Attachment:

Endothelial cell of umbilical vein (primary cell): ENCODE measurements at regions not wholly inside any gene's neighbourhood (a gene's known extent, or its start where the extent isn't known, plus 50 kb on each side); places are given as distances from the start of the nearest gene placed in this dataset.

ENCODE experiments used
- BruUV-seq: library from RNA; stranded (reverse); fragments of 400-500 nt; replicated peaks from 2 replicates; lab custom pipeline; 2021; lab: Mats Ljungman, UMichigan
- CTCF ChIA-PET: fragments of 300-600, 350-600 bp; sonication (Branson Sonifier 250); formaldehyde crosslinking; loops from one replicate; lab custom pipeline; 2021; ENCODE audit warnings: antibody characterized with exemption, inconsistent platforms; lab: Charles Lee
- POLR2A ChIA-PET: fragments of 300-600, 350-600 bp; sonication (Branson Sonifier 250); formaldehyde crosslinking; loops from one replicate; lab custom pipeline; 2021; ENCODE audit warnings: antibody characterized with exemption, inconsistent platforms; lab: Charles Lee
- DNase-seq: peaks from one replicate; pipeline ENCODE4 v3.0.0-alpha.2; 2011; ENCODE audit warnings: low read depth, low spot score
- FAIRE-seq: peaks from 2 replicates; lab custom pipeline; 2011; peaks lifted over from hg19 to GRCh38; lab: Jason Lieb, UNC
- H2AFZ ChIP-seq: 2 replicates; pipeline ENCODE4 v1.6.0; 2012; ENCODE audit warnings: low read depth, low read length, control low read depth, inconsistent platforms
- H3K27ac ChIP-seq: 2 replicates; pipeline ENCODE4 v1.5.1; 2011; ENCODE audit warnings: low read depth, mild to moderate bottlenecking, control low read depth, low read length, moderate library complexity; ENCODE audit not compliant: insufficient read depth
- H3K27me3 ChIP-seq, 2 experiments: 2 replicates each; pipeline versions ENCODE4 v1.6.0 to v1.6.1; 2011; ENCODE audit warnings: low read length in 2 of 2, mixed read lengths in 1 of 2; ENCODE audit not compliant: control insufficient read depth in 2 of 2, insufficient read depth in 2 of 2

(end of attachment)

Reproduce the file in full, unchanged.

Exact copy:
Endothelial cell of umbilical vein (primary cell): ENCODE measurements at regions not wholly inside any gene's neighbourhood (a gene's known extent, or its start where the extent isn't known, plus 50 kb on each side); places are given as distances from the start of the nearest gene placed in this dataset.

ENCODE experiments used
- BruUV-seq: library from RNA; stranded (reverse); fragments of 400-500 nt; replicated peaks from 2 replicates; lab custom pipeline; 2021; lab: Mats Ljungman, UMichigan
- CTCF ChIA-PET: fragments of 300-600, 350-600 bp; sonication (Branson Sonifier 250); formaldehyde crosslinking; loops from one replicate; lab custom pipeline; 2021; ENCODE audit warnings: antibody characterized with exemption, inconsistent platforms; lab: Charles Lee
- POLR2A ChIA-PET: fragments of 300-600, 350-600 bp; sonication (Branson Sonifier 250); formaldehyde crosslinking; loops from one replicate; lab custom pipeline; 2021; ENCODE audit warnings: antibody characterized with exemption, inconsistent platforms; lab: Charles Lee
- DNase-seq: peaks from one replicate; pipeline ENCODE4 v3.0.0-alpha.2; 2011; ENCODE audit warnings: low read depth, low spot score
- FAIRE-seq: peaks from 2 replicates; lab custom pipeline; 2011; peaks lifted over from hg19 to GRCh38; lab: Jason Lieb, UNC
- H2AFZ ChIP-seq: 2 replicates; pipeline ENCODE4 v1.6.0; 2012; ENCODE audit warnings: low read depth, low read length, control low read depth, inconsistent platforms
- H3K27ac ChIP-seq: 2 replicates; pipeline ENCODE4 v1.5.1; 2011; ENCODE audit warnings: low read depth, mild to moderate bottlenecking, control low read depth, low read length, moderate library complexity; ENCODE audit not compliant: insufficient read depth
- H3K27me3 ChIP-seq, 2 experiments: 2 replicates each; pipeline versions ENCODE4 v1.6.0 to v1.6.1; 2011; ENCODE audit warnings: low read length in 2 of 2, mixed read lengths in 1 of 2; ENCODE audit not compliant: control insufficient read depth in 2 of 2, insufficient read depth in 2 of 2